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Importers push oil and oats in campaigns of healthy eating

By Liu Zhihua ( China Daily ) Updated: 2016-06-24 09:08:59

Importers push oil and oats in campaigns of healthy eating

Lawrence MacAulay, Canada's minister of agriculture and agri-food, teams up with Yang Yuanjun, executive chef of Chinese cuisine at Beijing's Four Seasons Hotel, to demonstrate the use of canola oil in the kitchen. [Photo provided to China Daily]

Eating healthy is a key part of being healthy.

Over the past 30 years, Chinese have been eating less cereals but more animal-based foods and oils, as well as over-processed foods that have lost much of their vitamin, mineral and dietary-fiber content.

Now, some healthy-foods suppliers are making things easier for people who want to adopt wiser eating habits.

Quaker, one of the biggest oats suppliers in the world, has joined hands with the Chinese Nutrition Society to educate the public on the importance of a balanced diet that incorporates whole grains, including oats, across China.

Recently, the Canola Council of Canada came to Beijing to promote the health benefits of Canadian canola oil to Chinese consumers.

"Low in saturated fat with zero trans fat, canola oil is an ideal source of fat for Chinese consumers," says Bruce Jowett, vice-president of market development for the council.

Because more and more Chinese consumers are concerned about health and food safety, he says, the amount of canola oil being imported from Canada to China has been increasing.

Liu Zhen, in her 30s, says canola oil is her secret weapon in the kitchen.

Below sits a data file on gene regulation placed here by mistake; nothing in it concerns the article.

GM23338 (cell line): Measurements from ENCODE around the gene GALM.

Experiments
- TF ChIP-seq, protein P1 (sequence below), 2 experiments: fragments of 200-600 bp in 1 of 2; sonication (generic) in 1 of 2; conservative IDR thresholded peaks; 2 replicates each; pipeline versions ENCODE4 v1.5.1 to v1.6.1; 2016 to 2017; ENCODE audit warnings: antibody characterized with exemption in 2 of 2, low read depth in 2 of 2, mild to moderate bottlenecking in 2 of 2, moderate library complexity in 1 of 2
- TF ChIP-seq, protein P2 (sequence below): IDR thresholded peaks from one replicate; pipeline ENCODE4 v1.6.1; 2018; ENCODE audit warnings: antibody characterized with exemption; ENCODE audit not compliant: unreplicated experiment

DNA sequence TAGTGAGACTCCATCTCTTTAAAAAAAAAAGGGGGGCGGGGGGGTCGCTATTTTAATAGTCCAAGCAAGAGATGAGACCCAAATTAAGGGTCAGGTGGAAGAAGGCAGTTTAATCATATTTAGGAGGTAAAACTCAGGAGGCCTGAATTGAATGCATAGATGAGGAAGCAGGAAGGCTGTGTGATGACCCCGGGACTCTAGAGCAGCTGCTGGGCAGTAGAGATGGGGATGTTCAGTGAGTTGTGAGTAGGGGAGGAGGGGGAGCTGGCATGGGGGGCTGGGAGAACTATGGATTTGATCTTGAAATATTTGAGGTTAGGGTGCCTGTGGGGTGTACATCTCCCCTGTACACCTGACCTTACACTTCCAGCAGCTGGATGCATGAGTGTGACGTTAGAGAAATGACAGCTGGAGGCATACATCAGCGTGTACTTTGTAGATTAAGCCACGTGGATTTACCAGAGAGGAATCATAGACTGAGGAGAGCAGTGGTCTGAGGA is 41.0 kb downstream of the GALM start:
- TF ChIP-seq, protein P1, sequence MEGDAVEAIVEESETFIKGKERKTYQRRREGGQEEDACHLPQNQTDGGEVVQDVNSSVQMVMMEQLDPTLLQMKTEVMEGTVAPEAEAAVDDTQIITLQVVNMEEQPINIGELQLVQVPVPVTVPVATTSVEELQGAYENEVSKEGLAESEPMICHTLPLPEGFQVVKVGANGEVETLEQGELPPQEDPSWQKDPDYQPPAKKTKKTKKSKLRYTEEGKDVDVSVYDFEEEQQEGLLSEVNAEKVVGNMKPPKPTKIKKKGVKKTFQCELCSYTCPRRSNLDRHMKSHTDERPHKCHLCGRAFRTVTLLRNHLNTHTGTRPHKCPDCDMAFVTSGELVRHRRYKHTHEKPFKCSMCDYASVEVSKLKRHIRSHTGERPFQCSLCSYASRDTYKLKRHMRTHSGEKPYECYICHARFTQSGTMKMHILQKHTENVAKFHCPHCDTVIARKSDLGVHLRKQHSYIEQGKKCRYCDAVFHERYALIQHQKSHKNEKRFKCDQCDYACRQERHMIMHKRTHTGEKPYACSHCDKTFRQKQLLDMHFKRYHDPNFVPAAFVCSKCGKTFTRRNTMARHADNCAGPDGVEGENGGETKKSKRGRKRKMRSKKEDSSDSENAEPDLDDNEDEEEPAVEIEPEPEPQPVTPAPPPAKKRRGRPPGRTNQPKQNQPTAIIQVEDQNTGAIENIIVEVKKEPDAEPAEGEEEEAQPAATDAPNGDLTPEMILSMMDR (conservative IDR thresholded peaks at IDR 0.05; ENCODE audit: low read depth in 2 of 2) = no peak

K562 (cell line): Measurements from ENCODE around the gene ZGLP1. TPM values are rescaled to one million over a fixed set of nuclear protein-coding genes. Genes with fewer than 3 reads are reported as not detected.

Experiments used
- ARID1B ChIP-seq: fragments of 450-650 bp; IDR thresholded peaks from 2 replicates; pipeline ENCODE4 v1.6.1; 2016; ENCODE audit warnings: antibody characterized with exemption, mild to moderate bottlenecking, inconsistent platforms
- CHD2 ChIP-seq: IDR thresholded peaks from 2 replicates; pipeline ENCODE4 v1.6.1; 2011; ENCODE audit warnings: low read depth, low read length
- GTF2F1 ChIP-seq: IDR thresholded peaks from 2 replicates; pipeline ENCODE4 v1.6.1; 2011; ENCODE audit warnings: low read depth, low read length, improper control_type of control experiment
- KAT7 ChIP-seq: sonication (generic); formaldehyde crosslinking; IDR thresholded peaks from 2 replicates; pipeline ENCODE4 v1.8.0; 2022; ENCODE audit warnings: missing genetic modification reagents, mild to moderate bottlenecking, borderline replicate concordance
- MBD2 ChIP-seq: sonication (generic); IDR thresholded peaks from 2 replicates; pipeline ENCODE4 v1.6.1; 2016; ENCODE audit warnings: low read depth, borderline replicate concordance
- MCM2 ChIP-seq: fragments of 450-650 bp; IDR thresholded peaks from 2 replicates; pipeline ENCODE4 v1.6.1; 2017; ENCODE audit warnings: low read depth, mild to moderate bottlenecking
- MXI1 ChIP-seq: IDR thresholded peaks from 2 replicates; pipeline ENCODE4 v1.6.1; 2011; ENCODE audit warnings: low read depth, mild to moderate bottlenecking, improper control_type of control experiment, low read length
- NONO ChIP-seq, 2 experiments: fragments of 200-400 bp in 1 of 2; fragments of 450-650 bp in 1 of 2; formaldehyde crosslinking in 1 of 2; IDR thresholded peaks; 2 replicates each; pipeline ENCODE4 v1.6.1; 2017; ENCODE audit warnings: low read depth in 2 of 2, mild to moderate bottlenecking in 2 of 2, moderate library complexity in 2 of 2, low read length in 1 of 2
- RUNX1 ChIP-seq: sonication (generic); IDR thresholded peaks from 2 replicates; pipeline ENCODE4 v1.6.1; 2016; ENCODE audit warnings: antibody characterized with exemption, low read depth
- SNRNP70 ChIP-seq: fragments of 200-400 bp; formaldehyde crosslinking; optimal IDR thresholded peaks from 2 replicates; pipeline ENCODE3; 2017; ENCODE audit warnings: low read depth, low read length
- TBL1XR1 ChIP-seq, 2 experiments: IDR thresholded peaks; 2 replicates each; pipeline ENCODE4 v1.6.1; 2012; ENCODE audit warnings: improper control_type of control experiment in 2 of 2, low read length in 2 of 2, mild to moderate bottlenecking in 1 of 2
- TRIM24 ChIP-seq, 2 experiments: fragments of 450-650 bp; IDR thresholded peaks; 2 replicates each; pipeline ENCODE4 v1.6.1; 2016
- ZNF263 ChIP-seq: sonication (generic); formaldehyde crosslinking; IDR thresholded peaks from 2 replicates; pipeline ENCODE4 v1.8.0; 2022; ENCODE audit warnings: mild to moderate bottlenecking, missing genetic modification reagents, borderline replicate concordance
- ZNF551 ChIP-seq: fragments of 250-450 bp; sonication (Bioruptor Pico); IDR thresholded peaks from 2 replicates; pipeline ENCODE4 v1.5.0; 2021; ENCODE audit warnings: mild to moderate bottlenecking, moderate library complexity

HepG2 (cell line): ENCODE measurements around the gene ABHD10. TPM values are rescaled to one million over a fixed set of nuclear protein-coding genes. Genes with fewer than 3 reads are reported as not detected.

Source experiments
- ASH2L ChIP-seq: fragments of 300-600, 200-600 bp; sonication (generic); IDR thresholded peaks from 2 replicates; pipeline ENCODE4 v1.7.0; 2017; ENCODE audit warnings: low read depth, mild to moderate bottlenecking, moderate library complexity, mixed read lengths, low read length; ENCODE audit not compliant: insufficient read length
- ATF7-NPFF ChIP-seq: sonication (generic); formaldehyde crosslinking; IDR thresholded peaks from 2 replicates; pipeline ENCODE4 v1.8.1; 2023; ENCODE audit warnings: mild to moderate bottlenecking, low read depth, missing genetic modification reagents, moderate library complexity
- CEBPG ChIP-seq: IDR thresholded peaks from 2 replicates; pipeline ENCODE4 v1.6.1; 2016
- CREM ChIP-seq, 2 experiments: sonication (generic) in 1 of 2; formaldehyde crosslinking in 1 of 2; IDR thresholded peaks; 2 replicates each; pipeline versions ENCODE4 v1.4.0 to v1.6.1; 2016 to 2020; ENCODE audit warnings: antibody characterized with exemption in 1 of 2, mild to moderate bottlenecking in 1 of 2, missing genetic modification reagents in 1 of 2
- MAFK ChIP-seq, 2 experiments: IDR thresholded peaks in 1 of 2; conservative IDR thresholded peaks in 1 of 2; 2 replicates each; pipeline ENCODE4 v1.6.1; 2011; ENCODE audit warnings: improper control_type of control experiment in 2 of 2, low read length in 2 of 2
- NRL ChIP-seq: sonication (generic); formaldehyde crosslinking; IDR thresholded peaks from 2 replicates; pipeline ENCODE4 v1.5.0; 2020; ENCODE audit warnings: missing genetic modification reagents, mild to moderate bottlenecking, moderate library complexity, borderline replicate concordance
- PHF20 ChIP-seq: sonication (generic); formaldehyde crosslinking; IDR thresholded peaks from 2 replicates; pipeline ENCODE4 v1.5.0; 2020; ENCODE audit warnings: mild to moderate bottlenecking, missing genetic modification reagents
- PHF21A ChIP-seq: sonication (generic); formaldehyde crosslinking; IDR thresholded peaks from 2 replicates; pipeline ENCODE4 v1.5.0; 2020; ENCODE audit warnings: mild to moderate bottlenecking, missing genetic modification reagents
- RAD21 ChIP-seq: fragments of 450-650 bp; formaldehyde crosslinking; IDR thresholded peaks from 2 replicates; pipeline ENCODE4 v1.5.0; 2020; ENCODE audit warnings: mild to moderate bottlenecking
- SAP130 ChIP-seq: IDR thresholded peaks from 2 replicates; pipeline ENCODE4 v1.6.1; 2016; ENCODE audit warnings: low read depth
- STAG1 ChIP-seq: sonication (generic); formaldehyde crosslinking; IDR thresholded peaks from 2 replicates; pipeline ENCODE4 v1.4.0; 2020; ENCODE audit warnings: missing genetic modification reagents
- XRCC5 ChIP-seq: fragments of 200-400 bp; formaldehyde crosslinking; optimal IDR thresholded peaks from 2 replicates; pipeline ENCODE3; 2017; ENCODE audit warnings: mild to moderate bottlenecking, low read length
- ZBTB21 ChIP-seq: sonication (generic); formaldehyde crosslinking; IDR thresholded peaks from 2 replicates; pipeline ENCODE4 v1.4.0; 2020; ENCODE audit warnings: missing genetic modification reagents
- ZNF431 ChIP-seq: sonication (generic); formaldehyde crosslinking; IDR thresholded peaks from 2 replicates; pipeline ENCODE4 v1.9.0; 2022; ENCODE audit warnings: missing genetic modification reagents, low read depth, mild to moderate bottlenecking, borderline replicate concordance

She started using the oil about two years ago, at the recommendation of a friend.

It has about half the saturated fat of sunflower, olive, soybean and groundnut/peanut oils, but has the most plant-based omega-3 fat of all common cooking oils, making it good for the heart, Liu says.

The oil also has a neutral flavor, light texture and high heat tolerance, so is great for wok cooking and other food preparation in a Chinese kitchen, Liu adds.

However, most Chinese customers are not as familiar with canola oil.

Canola was developed from rapeseed more than 40 years ago, when Canadian plant breeders in government, industry and academia teamed up to develop a seed that would produce oil with less than 2 percent erucic acid in its fatty-acid profile. The result was canola, which has another benefit for producers: the seeds are 44 percent oil, more than double the oil content of soybeans. Scientists have continued to make improvements in its fatty-acid profile and other factors.

In China, 16 million tons of vegetable oil are imported yearly, but only 9 percent of that is made out of canola-although 97 percent of the canola oil that comes to China is Canadian, according to Jowett.

Du Songming of the Chinese Nutrition Society says a healthy lifestyle and diet is beneficial to everyone, and urges people to use quality vegetable oil.

After documenting that the Chinese consume more unhealthy oil and salt than they should, and drink more alcohol but exercise less, the society issued a new set of guidelines in May. Detailing the ideal daily intake of foods for different groups of people, focusing on variety and quality, the goal is to counter the major nutritional problems among the Chinese and the rising health threats, such as obesity and diabetes, that can be affected by diet.

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